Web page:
Best Documentary Feature Film wasGGEUTNAJI ANHMEUN JEON JAENG (63 YEARS ON, Republic of Korea). The Award was accepted by Producer/Director Kim Dong-won, who shares the Award with Producer Lee SeungGu.

Best Children’s Feature Film was THE BLACK BALLOON (Australia). The Award was accepted by Producer Tristram Miall and Director/Writer/Co-Producer Elissa Down. They share the Award with Co-Producers Sally Ayre-Smith, Jimmy The Exploder and Mark Turnbull.

Achievement in Directing was awarded to Turkish director Nuri Bilge Ceylan for UC MAYMUN (THREE MONKEYS, Turkey/France/Italy).

The Best Screenplay Award was presented to Suha Arraf for ETZ HALIMON (LEMON TREE, Israel/France/Germany). She shares the Award with Writer Eran Riklis, who also directed the film.

The Achievement in Cinematography was awarded to Korean Lee Mogae for JOHEUNNOM NABBEUNNOM ISANGHANNOM (THE GOOD, THE BAD, THE WEIRD, Republic of Korea).

Israeli actress Hiam Abbass received the Best Performance by an Actress Award for her performance in ETZ HALIMON (LEMON TREE, Israel/France/Germany).

Iranian actor Reza Naji was on the Gold Coast to accept his award for Best Performance by an Actor for his performance in Majid Majidi’s AVAZE GONJESHK-HA (THE SONG OF SPARROWS, Islamic Republic of Iran).

Four additional major Awards were announced for outstanding achievement.

Yash Chopra, founder of Yashraj Films and a legend of the Indian film industry, has been awarded the FIAPF Award for outstanding achievement in film in the Asia-Pacific region. The Award is determined by FIAPF - International Federation of Film Producers Associations, and was announced by Andrés Vincente Gomez, President of FIAPF, who travelled from Madrid to be at the ceremony.

The UNESCO Award for outstanding contribution to the promotion and preservation of cultural diversity through film was decided by the International Jury and awarded to the Iranian documentary feature film TINAR (Islamic Republic of Iran), produced and directed by Mahdi Moniri. The Jury noted that the film was a rich evocation of rural life in the mountainous regions of Iran.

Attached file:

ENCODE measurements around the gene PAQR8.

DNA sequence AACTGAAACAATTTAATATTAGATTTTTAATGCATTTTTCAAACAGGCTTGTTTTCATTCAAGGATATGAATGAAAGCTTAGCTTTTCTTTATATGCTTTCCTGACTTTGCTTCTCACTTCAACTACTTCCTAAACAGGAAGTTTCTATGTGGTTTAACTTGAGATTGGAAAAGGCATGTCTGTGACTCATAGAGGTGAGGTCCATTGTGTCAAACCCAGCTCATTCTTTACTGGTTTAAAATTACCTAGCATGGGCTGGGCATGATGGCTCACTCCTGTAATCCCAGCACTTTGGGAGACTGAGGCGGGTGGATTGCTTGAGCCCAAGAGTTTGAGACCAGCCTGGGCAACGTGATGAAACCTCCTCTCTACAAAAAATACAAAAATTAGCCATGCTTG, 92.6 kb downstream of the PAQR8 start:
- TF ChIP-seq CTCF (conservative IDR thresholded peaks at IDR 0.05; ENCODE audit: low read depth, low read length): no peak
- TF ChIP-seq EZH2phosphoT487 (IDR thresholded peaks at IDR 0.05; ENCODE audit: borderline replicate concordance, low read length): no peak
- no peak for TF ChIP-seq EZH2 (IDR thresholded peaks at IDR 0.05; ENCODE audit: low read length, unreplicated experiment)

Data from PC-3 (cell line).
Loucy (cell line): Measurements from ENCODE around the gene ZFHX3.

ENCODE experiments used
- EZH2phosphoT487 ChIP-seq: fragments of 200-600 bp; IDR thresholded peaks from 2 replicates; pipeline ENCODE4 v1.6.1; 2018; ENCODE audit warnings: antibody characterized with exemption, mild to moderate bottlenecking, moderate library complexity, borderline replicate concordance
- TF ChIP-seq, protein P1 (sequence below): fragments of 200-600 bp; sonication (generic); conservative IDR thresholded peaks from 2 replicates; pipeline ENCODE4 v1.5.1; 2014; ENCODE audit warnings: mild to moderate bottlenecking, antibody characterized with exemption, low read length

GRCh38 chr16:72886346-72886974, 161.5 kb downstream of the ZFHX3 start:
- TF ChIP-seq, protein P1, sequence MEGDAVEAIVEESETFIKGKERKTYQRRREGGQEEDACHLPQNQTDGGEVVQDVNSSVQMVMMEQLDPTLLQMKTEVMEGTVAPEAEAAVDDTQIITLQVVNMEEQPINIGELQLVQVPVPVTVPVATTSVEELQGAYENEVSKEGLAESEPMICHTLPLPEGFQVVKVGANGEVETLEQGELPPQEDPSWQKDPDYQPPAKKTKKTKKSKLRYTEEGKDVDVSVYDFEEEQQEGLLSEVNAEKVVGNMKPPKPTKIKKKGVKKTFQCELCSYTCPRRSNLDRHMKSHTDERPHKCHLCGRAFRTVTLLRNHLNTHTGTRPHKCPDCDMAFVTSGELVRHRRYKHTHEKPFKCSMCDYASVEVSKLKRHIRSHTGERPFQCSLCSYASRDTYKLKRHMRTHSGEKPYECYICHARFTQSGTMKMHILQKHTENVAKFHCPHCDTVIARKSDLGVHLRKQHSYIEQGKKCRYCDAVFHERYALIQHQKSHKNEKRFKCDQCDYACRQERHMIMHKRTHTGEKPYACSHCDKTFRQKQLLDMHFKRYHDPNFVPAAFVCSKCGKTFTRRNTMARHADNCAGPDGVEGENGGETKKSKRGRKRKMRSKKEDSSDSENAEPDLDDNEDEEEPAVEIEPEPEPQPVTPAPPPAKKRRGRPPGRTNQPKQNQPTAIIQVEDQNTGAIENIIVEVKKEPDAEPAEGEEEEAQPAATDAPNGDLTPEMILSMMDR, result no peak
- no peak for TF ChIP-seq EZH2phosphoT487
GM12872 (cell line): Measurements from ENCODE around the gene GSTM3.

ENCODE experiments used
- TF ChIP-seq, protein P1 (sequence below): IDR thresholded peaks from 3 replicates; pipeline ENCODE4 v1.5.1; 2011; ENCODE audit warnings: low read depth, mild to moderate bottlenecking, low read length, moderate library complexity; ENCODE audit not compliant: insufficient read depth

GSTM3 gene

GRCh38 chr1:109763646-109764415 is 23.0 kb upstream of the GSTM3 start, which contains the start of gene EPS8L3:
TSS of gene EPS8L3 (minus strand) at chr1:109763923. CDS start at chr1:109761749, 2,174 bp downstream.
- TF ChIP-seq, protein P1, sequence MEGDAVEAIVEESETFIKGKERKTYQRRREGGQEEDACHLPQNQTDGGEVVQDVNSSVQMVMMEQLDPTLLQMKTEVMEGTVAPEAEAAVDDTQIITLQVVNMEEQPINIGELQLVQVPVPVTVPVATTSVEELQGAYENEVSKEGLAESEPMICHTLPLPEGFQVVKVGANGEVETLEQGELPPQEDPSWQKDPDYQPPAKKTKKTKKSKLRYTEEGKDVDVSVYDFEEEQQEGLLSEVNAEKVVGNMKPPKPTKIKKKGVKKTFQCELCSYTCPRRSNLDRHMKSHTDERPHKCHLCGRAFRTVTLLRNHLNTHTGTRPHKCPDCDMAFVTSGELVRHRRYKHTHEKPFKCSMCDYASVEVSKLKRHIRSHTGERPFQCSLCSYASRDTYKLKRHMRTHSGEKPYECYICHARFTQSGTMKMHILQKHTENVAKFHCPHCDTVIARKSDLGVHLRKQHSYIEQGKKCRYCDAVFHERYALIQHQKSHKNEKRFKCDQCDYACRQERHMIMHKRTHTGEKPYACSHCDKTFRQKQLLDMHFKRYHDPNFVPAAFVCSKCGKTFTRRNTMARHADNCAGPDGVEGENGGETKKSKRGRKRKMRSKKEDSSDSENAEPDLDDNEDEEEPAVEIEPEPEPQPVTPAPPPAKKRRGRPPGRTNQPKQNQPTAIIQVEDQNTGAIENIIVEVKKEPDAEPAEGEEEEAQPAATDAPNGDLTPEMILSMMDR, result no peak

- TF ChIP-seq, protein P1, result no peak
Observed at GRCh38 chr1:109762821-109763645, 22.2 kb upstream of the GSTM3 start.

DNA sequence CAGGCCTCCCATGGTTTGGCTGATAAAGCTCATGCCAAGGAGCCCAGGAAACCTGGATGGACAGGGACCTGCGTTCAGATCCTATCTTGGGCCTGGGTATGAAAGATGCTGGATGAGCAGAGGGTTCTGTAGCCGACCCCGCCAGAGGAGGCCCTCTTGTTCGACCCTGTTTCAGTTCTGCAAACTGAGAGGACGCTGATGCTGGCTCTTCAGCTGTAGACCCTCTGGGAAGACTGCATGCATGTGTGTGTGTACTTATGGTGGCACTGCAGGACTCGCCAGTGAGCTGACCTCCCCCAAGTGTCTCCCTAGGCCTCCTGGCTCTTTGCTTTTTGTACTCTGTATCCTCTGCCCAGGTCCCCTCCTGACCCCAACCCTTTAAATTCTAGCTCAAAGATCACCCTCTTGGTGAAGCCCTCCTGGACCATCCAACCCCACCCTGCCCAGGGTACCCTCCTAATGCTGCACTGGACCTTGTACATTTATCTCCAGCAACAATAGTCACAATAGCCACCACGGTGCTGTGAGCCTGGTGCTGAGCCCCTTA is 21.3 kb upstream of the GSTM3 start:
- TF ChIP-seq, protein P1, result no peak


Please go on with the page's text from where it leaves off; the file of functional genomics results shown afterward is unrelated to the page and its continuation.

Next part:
The Jury Grand Prize is presented at the discretion of the Jury. In 2008, the International Jury has decided to present two Jury Grand Prizes – to HONGSE KANGBAIYIN (THE RED AWN, People’s Republic of China); Directed by Cai Shangjun; and to THE PRISONER (India), Produced and Directed by Pryas Gupta and starring Best Actor nominee Rajat Kapoor.

Bruce Beresford, President of the 2008 APSA International Jury, said that: "I was very impressed by the quality and originality of the films – all of them – and I have thoroughly enjoyed the experience of being around so many extraordinarily talented filmmakers."

Asia Pacific Screen Awards Chairman Des Power thanked Bruce Beresford and his Jury colleagues, renowned Indian Director and Actress Aparna Sen, US Producer Richard Luke Rothschild (whose production credits include Tender Mercies and The Truman Show),Chinese Director and Professor of the Beijing Film Academy Zheng Dongtian, and Hanna Lee, Producer of the 2007 APSA Best Feature Film, the internationally-acclaimed Miryang (Secret Sunshine), from the Republic of Korea.

Chairman of the Asia Pacific Screen Awards said: "The Asia-Pacific region is the emerging giant of cinema. The quality and depth of story-telling amazed not only our jury this year but is certain to attract more audience at the global level. There is a growing fascination and respect for films from this diverse region. It is a tribute to the filmmakers that they now have a globally recognised award and the broadcast reach of CNN International to promote their work."

The CNN APSA Viewers Choice Award for Best Asia-Pacific Film of all Time, voted for by thousands of film fans around the world, at, went to HIMALA, Ishmael Bernal's 1982 work from The Philippines.

Sunday, October 26, 2008

Isn't She Lovely?

Saturday, October 25, 2008


LONDON, England (CNN) -- Asia: Spread over one third of the world's surface, it is home to something like four billion people in 70 countries. It also produces half of the world's film.

Bollywood, India's film industry, alone produces around 1,000 films each year -- almost two times as many as Hollywood.